The Uranium Boom. The big bang that was heard and felt around the globe. Although the Atomic Bomb was used with devastating effect to end World War II, it has not lost its popularity as a threat for further action. It is presently holding the world hostage. With the discovery of vast deposits of the material necessary to keep the stockpiles replenished, this threat remains a fixture in the life of every living soul on this planet. The repercussions of the Uranium Boom are still rumbling away. Waiting for a reason to explode. Testing the patience of mankind. Causing betrayal and distrust. Racing to be first in new experimentations.
I read in the Salt Lake Tribune this week that the President of our country has challenged the National Laboratories in Livermore, California and Los Alamos, New Mexico to make a bomb that will penetrate the earth’s surface before it explodes. The purpose is to destroy underground bunkers full of hostile military personnel and makers of germ warfare agents of mass destruction. Then not only will we be able to blow the face of the earth off, but blast out its guts as well. Scary as hell, isn’t it?
But that is for the future. Let’s get back to the Boom that brought together people from far away places. People of diverse lifestyles and careers. Plopped them right down in the middle of a small oasis, called Moab, on the banks of the Colorado River in Southeastern Utah. The Boom affected every creature, plateau and settlement in a 150 mile radius.
These people were called tramp miners because of their nomadic way of living. When a mine petered out or the urge for a change of scenery hit, they simply moved to a new sphere of action. It was my impression over the years that these people were indeed miners, but they were not tramps. If they were, then all who came to work in out-of-the-way Moab were also tramps, including ourselves. My husband was a truck driver and that is an occupation conducive to frequent moves. Like us, these miners and families succumbed to the innate charm of Moab and stayed for years before moving on.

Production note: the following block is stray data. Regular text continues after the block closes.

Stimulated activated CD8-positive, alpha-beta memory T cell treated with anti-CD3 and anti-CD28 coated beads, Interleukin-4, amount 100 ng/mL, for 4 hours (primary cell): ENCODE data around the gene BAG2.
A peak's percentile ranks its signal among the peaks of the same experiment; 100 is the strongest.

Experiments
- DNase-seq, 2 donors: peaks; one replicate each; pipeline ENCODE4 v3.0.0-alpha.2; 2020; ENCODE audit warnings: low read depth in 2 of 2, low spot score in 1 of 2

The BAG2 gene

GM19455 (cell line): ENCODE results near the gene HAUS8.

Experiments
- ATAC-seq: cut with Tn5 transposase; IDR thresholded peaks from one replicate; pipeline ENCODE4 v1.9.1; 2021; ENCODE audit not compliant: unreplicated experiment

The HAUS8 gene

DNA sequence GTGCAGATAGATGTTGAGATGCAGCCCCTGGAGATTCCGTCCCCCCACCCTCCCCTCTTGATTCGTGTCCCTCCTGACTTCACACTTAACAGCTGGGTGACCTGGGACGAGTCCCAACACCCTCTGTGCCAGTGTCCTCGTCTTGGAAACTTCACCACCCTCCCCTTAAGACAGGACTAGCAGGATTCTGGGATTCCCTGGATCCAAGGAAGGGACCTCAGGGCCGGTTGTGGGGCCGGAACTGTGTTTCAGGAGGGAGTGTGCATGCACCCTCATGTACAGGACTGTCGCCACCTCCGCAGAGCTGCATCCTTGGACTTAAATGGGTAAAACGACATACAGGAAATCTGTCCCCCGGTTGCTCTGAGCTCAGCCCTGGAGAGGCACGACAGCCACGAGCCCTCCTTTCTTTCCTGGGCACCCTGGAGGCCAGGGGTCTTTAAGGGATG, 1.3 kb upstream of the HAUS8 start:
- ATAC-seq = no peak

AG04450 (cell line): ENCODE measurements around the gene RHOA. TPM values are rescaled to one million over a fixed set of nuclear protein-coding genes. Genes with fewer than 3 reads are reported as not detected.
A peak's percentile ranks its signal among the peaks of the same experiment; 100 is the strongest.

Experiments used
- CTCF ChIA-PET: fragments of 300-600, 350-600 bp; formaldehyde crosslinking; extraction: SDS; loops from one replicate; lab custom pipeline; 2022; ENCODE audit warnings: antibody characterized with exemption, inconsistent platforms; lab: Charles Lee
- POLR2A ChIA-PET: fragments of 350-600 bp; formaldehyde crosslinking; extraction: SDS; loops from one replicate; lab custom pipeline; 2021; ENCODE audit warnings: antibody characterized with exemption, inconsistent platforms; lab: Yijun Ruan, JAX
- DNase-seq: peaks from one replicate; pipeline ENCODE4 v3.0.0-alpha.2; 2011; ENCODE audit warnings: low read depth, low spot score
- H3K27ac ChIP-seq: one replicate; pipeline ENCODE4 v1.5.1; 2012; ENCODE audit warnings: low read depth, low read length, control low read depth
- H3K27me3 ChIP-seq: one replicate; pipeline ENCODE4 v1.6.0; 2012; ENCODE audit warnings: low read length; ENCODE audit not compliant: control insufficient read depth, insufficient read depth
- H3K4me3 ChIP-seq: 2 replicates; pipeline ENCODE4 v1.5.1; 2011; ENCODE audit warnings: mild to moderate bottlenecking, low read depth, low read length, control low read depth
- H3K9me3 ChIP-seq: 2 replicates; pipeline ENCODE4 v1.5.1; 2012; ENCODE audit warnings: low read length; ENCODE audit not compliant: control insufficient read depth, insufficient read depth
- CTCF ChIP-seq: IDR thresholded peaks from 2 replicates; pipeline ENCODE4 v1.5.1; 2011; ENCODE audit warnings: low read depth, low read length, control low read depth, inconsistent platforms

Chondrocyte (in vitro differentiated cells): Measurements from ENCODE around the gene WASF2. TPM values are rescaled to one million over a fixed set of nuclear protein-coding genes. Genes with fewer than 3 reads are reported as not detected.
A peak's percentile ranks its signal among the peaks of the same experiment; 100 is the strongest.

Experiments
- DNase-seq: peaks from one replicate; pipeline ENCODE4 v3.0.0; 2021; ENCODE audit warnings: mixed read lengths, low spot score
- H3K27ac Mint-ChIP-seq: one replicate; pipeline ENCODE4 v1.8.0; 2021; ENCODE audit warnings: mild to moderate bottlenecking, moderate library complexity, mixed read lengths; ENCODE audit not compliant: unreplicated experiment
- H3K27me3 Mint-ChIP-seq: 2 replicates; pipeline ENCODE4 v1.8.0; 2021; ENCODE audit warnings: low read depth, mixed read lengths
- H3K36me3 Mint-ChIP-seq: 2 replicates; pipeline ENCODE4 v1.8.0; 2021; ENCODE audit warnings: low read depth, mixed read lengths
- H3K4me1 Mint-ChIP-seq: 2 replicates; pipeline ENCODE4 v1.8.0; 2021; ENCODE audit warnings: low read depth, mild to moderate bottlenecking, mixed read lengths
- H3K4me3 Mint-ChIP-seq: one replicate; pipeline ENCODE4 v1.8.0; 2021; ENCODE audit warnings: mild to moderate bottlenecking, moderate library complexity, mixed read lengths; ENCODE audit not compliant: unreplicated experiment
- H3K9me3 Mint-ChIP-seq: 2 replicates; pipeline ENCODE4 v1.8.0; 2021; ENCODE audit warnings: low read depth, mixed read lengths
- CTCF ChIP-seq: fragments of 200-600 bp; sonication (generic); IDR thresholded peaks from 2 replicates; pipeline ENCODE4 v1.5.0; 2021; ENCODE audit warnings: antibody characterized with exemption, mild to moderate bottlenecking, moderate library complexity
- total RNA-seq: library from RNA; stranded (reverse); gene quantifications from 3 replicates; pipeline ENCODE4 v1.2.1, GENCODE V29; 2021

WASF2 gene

When my husband took a job hauling lead and zinc ore out of Rico, Colorado to the refinery in Salt Lake City, Moab was the breaking point. He chose the Colorado end and moved three small children and me from Ennis, Montana via Ashton, Idaho into this unbelievable area. I cried as we dropped into the valley on the old highway that hugged the red sandstone cliffs. I cried as we crossed the river and drove into town. I cried for weeks before submitting to the inevitable and got mad. I stuck out my stubborn chin, dug in my bulldog heels and yelled, “Vic Thill, you have brought us to this god-forsaken place and if you try to move us ever again, it won’t be for twenty years!”
It wasn’t either. Our children grew to adulthood with many lifelong friends still living there. They hold those twenty years deep inside their hearts. Moab is as much a part of their heritage as are their bloodlines.
I’m glad to see someone putting the record straight on Charlie Steen. Way to go, Mark. I have a couple of little stories to add to the legend. He signed my husband’s paychecks for several years. Vic was an exceptionally good truck driver and hauled the raw ore from the Steen mines to the rail cars in
Thompson, the processors in Grand Junction, Colorado, the University of Utah and Bartlesville, Oklahoma for experimentation and the Atlas mill in Moab. When Charlie eliminated the trucking division of his operation, Vic went in for a final check and a talk. Vic looked at the check, looked again and handed it back saying, “There is something wrong here.”
“How so?” Asked Charlie
“I think someone added an extra zero and then some,” answered Vic.
“No mistake,” explained Charlie. “I’m closing out that account. You deserve what was left in it. Take it with my thanks.” Vic came home still stunned at this unexpected compensation and stated sincerely, “I have never worked for a fairer man.”
I was a sixth grade teacher in Moab for most of the twenty years. When Charlie was president of the school board, he also signed my checks. Shortly after he gained the position, he said in a speech, “Those that can, do. Those that can’t, teach.”
This had teachers grinding their teeth, but after I knew him better I saw a twinkle in his eye and concluded he had a sly sense of humor. He accomplished his purpose, however, when the teachers set out to show this guy a thing or two about what teachers can really do. It is my opinion that Moab kids got a very good education at all levels. I have wondered since how many times this underhanded encouragement was used to challenge people in other careers. Those that can’t, mine. Those that can’t, drive trucks. And so on. I say, “Charlie, those that can, do. Those that can’t, prospect.”